As a father, there is perhaps nothing more profound than being mindful, present, and open-minded enough to life’s lessons that my young child incessantly and brusquely thrusts in my face. As a winemaker, little has motivated or reminded me more about our natural propensity to be captivated by our sense of smell and taste, as much as watching my toddler instantly become enraptured with chocolate. In chocolate, at three-years old no less, he likely had already discovered one of the few things that will remain among his favorite pleasures for many decades to come. A remarkable lifetime relationship that will bring virtually uninterrupted pleasure. Anyone think they can compete with that? Sweet dreams.
Earlier this year, I was contacted by a PR firm working for Dow Chemical to contribute a 60-second video for The Future We Create virtual conference on water sustainability the company launches today. As a vocal advocate for strict regulation of toxic chemicals—especially for food and farming—I was surprised the company would approach me. Dow is the country’s largest chemical maker, and profits handsomely from developing some of the world’s most polluting products, many of which are widely used in industrial and consumer goods as well as agriculture.
In the video I submitted, which you can watch below, I stress that one of the greatest threats to clean water is chemical contaminants—and that Dow Chemical has a long history of water pollution. The PR representative e-mailed to say “unfortunately we can’t use your video,” but that she would be happy to include me, still, if I would consider re-recording it. When we discussed what that would mean she said, no “fingerpointing;” they wanted a “positive, inclusive discussion.”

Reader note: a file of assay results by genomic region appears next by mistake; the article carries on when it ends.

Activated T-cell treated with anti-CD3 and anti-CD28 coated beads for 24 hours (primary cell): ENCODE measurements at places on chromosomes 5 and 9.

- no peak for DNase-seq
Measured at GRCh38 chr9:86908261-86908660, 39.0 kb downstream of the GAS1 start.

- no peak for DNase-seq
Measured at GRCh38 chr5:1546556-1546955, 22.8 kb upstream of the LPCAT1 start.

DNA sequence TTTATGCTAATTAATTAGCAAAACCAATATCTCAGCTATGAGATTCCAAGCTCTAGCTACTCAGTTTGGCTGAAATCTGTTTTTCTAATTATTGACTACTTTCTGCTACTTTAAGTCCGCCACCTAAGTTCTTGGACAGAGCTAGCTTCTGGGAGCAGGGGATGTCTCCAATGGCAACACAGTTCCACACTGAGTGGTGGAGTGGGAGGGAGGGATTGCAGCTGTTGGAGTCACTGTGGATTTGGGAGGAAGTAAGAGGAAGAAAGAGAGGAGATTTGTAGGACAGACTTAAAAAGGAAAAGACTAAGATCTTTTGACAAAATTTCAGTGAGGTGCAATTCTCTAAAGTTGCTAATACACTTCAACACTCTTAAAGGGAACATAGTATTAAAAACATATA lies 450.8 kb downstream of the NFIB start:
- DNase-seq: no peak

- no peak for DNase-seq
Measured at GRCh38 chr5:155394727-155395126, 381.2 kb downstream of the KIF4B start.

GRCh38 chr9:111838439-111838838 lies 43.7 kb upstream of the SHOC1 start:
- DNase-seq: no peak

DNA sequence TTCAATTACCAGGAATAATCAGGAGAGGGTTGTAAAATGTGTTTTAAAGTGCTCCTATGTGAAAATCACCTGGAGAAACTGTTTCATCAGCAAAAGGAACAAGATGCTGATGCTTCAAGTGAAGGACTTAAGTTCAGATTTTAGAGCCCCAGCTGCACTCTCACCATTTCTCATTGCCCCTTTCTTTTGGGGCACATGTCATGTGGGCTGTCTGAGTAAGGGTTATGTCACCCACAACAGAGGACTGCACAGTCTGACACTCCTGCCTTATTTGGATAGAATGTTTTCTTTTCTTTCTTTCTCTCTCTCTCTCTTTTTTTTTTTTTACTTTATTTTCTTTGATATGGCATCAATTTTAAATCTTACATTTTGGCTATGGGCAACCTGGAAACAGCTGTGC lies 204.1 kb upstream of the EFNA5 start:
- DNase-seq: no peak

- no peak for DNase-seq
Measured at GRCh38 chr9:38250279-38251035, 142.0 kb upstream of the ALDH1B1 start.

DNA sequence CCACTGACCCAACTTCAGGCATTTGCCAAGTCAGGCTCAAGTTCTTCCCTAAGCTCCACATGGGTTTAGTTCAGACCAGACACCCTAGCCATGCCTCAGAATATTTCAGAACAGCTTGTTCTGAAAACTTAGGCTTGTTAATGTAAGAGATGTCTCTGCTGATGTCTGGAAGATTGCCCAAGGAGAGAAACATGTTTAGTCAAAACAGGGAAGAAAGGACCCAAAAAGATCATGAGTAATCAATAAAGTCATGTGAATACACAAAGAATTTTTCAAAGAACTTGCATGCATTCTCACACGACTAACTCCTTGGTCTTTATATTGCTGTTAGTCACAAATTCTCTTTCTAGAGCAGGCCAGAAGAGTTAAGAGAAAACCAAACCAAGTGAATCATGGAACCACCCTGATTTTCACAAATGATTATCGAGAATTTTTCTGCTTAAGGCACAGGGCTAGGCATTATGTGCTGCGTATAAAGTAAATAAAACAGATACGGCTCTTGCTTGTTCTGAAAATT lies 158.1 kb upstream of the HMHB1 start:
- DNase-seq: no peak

Filmmaker Stett Holbrook will be happy if food reform advocates (like Civil Eats readers) respond favorably to “Food Forward,” a television series he cooked up with old college pal Greg Roden. But he’s really trying to reach an audience who hasn’t heard of Ann Cooper or Will Allen—let alone the rest of the cast of characters the pair have filmed in their travels around the country documenting food renegades changing the way people eat in America.
Holbrook wants his pilot on urban agriculture to appeal to people beyond Berkeley and Brooklyn. “To grow this movement I’m interested in reaching people who eat, say, McDonald’s to help them realize that fast food is lame,” he says. “I want them to see the show and think it’s cool to know where your food comes from, it’s cool to eat sustainable food, and there are lots of cool solutions out there.”
And he’s putting his money where his mouth is. This summer he’s sub-leased his home, taken a sabbatical from his job as food editor at Metro, a Silicon Valley alternative weekly, and he and his young family have hit the road to spread the word about the pilot (and hustle up some significant funding, he hopes, for a 13- part series.)
I buy local and organic food as much as possible, but find that not only do I have to force myself to eat vegetables, but I lack enough ways to cook them besides the handy but boring steaming and stir frying. Many farmers’ market patrons and Community Supported Agriculture (CSA) members have a similar problem. However, Basics with a Twist (available here), by Kim Sanwald, has truly inspired me to transform my own cooking with the same zeal and enthusiasm as blogger and author Julie Powell had when she cooked her way through Julia Child’s classic, Mastering the Art of French Cooking.
Unless you travel in food policy or agronomy circles, you probably haven’t heard of Oran Hesterman. It’s time you had.
Hesterman, who runs the Ann Arbor, Michigan-based nonprofit Fair Food Network, has written a book that just might wake you up and get you to care about what’s going on with the food you eat and how it gets to your table.